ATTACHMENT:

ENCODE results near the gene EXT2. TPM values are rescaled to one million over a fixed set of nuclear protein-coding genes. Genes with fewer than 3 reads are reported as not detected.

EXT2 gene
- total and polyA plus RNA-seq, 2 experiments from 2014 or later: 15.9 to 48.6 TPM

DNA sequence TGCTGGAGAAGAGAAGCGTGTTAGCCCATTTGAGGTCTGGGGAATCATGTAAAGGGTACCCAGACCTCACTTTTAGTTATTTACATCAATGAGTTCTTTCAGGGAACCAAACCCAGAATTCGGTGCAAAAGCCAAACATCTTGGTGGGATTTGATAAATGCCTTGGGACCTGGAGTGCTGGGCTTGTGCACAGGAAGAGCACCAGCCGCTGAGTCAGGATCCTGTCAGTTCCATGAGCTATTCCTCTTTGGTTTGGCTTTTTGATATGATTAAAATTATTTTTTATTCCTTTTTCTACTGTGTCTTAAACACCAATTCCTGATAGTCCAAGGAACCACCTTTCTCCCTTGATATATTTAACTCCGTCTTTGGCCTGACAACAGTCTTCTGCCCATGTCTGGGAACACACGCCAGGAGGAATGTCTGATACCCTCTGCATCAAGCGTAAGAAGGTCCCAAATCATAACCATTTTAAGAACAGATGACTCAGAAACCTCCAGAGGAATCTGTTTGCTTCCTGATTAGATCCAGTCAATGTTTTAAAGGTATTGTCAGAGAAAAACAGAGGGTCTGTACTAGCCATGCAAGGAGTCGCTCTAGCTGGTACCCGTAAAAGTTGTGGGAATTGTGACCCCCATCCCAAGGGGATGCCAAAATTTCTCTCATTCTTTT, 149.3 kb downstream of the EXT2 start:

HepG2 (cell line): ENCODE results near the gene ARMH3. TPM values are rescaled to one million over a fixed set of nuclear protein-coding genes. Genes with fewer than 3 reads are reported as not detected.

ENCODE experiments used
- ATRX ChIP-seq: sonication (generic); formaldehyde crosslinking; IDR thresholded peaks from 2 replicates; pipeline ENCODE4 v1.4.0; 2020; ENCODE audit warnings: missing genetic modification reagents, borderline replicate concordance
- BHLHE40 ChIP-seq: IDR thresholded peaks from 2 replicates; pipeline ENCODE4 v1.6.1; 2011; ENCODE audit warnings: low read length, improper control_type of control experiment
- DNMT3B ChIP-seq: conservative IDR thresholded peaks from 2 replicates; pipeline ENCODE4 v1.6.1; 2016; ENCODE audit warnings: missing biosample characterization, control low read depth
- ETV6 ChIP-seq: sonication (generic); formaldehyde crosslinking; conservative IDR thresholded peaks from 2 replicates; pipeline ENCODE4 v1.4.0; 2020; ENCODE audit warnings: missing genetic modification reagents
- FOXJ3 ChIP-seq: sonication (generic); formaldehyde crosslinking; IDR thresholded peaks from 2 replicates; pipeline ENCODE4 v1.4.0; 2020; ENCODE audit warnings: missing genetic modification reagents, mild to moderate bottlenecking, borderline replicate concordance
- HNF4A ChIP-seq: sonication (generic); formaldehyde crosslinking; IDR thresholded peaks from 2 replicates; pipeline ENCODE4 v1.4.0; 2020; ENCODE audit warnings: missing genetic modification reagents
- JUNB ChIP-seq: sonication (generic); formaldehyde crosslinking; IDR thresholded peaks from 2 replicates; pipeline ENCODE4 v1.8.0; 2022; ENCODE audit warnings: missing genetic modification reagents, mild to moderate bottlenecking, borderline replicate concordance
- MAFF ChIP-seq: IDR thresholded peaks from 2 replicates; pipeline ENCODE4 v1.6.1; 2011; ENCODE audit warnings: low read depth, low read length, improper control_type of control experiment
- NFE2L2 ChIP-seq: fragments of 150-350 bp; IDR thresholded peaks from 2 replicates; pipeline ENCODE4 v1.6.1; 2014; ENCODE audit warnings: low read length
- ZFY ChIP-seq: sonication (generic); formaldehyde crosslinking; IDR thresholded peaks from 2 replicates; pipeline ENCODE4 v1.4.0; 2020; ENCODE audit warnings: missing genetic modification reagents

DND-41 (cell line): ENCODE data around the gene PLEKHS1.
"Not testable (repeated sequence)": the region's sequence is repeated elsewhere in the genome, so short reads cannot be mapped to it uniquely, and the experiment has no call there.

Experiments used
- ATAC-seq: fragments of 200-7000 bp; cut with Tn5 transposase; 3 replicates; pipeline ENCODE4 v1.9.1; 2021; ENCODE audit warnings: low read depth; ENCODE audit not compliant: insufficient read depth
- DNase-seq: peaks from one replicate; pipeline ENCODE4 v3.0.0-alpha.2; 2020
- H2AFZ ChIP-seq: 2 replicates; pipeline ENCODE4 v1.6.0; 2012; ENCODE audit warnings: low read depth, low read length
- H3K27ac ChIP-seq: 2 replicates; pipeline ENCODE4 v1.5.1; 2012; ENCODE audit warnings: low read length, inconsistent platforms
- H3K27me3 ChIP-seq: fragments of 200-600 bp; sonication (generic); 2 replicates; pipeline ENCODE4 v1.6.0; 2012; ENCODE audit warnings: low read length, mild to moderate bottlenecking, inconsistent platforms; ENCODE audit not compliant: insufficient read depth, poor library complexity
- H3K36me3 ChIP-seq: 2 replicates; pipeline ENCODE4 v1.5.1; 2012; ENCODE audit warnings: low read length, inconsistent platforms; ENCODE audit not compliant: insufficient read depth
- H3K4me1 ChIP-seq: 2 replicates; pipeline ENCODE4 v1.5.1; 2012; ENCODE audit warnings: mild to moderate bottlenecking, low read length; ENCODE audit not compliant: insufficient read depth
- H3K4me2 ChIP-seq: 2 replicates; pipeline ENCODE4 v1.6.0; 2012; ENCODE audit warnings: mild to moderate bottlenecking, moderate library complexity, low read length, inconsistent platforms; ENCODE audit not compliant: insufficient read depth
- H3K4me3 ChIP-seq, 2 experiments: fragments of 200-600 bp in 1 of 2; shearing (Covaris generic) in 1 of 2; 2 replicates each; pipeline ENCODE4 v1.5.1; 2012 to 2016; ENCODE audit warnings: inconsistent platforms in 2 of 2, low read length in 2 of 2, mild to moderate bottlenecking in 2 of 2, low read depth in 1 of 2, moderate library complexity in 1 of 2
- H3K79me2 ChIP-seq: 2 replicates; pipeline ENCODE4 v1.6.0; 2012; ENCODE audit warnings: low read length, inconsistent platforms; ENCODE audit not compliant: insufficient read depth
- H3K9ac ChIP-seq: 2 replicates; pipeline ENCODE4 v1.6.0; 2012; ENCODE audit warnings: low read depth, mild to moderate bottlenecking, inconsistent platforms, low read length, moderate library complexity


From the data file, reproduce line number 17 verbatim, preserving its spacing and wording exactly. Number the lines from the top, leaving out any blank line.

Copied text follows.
DND-41 (cell line): ENCODE data around the gene PLEKHS1.